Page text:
The English millionaire (and future founder of Woodstock’s first art colony) Ralph Radcliffe Whitehead, was a painfully polite and cautious man. For example, two names of great personal importance to him never appeared in any of his surviving letters. These were: his favorite poet and secret role model, the luridly bi-sexual Lord Byron; and Whitehead’s Oxford classmate, Oscar Wilde (also bisexual), who’d be incarcerated for homosexual indecency in 1895, until released in 1897 after two years of hard labor. The following year, in Chicago, Whitehead met Hervey White, a slender, pretty and highly gifted young American firebrand (whose unpublished first novel was likely the second “gay novel” attempted in America). A year later Hervey would travel extensively with “Mr. Whitehead” in the American North West and, in 1901, they partially fulfilled their fantasy of an extended vacation in Europe together. But initially and most life-changingly, in 1899, Hervey became the Whiteheads’ summer-long house guest at their Tuscan-styled villa, “Arcady,” near Santa Barbara, California. Already most mysteriously called “Niccolo” by Mr. Whitehead (as well as by Mrs. Whitehead and, eventually, their two small boys), Hervey would certainly have been informed by his patron that “Niccolo” had been the first name of Lord Byron’s favorite young Greek lover, Niccolo Giraud. This reference would not have been lost upon any of Whitehead’s chums at Harrow (where Byron had schooled in the early 1800’s, and which had since become a living museum to his memory). But Americans were a charmingly illiterate lot and so no one ever broke the Byronic code, until now.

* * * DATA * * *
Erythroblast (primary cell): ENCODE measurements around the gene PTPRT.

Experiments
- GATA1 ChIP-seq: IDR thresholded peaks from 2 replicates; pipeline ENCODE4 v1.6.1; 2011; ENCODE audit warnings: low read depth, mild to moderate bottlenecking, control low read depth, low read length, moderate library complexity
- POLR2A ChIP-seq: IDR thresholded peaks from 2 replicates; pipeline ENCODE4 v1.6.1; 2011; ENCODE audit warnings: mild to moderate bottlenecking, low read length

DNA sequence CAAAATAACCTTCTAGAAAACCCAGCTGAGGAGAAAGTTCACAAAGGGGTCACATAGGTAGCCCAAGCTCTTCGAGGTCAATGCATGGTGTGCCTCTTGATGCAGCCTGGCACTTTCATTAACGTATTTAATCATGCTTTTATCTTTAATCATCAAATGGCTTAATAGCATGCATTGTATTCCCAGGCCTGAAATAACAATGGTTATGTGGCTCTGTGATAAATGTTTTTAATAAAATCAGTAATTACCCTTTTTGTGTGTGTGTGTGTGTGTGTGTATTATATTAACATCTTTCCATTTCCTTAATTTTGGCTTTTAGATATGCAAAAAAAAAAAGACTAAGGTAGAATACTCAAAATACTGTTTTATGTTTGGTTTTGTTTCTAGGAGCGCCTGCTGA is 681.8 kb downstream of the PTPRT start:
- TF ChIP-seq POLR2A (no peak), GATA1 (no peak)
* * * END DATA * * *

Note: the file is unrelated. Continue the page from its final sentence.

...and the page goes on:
The fact that Whitehead and White’s apparent mentor/protégé relationship germinated exactly after Wilde re-entered public life, “a ruined man,” required the only known photograph of Ralph and Hervey — the actual parents of Creative Woodstock — to add a third man.
This was Fritz Van der Loo, who Woodstock historians remember primarily as the absentee partner in Hervey White’s revolutionary “Maverick” colony, land for which they purchased together in 1905, fast following White’s never fully explained rupture with the Whiteheads. However, the White/Whitehead/Van Der Loo portrait in fact bears witness to a highly decadent period which has never been chronicled before. It began when Whitehead’s quest to build an Arts & Crafts colony returned him to England briefly in 1901. This same trip also provided him excuse for a reunion with “Niccolo” in Paris (even after Hervey and another of Whitehead’s young artist-companions had broken free of their patron, to live together, briefly, in and around Boston. Though in Hervey’s case this declaration of independence was short-lived.)
What resulted next fast descended into a sultry romantic comedy.